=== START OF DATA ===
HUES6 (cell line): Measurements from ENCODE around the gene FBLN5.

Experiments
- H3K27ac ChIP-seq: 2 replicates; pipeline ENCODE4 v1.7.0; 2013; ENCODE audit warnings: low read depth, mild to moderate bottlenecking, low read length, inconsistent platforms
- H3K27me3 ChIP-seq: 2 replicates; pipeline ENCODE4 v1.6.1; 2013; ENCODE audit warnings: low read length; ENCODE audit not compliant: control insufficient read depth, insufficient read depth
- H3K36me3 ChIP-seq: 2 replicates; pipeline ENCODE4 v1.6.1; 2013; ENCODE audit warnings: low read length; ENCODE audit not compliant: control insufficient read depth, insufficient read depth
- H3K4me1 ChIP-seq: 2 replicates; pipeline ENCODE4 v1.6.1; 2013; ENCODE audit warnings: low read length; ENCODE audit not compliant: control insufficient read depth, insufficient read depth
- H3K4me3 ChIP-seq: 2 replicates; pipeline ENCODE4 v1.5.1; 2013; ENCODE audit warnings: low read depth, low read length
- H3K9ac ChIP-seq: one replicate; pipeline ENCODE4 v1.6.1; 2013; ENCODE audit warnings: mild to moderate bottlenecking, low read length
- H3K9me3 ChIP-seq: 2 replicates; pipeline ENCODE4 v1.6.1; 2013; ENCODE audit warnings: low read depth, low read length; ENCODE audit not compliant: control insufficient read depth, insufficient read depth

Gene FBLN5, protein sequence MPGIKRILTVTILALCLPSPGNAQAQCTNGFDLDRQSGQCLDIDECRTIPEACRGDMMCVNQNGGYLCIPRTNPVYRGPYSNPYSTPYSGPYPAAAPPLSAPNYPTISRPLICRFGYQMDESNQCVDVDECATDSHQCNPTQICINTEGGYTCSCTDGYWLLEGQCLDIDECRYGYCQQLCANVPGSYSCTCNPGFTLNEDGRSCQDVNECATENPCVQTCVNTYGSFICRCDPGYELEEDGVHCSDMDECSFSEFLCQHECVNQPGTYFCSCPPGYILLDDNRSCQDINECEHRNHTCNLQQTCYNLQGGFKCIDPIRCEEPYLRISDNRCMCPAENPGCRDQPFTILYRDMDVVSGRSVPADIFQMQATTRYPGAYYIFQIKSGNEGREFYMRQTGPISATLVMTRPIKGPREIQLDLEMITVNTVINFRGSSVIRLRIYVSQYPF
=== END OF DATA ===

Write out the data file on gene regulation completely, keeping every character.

HUES6 (cell line): Measurements from ENCODE around the gene FBLN5.

Experiments
- H3K27ac ChIP-seq: 2 replicates; pipeline ENCODE4 v1.7.0; 2013; ENCODE audit warnings: low read depth, mild to moderate bottlenecking, low read length, inconsistent platforms
- H3K27me3 ChIP-seq: 2 replicates; pipeline ENCODE4 v1.6.1; 2013; ENCODE audit warnings: low read length; ENCODE audit not compliant: control insufficient read depth, insufficient read depth
- H3K36me3 ChIP-seq: 2 replicates; pipeline ENCODE4 v1.6.1; 2013; ENCODE audit warnings: low read length; ENCODE audit not compliant: control insufficient read depth, insufficient read depth
- H3K4me1 ChIP-seq: 2 replicates; pipeline ENCODE4 v1.6.1; 2013; ENCODE audit warnings: low read length; ENCODE audit not compliant: control insufficient read depth, insufficient read depth
- H3K4me3 ChIP-seq: 2 replicates; pipeline ENCODE4 v1.5.1; 2013; ENCODE audit warnings: low read depth, low read length
- H3K9ac ChIP-seq: one replicate; pipeline ENCODE4 v1.6.1; 2013; ENCODE audit warnings: mild to moderate bottlenecking, low read length
- H3K9me3 ChIP-seq: 2 replicates; pipeline ENCODE4 v1.6.1; 2013; ENCODE audit warnings: low read depth, low read length; ENCODE audit not compliant: control insufficient read depth, insufficient read depth

Gene FBLN5, protein sequence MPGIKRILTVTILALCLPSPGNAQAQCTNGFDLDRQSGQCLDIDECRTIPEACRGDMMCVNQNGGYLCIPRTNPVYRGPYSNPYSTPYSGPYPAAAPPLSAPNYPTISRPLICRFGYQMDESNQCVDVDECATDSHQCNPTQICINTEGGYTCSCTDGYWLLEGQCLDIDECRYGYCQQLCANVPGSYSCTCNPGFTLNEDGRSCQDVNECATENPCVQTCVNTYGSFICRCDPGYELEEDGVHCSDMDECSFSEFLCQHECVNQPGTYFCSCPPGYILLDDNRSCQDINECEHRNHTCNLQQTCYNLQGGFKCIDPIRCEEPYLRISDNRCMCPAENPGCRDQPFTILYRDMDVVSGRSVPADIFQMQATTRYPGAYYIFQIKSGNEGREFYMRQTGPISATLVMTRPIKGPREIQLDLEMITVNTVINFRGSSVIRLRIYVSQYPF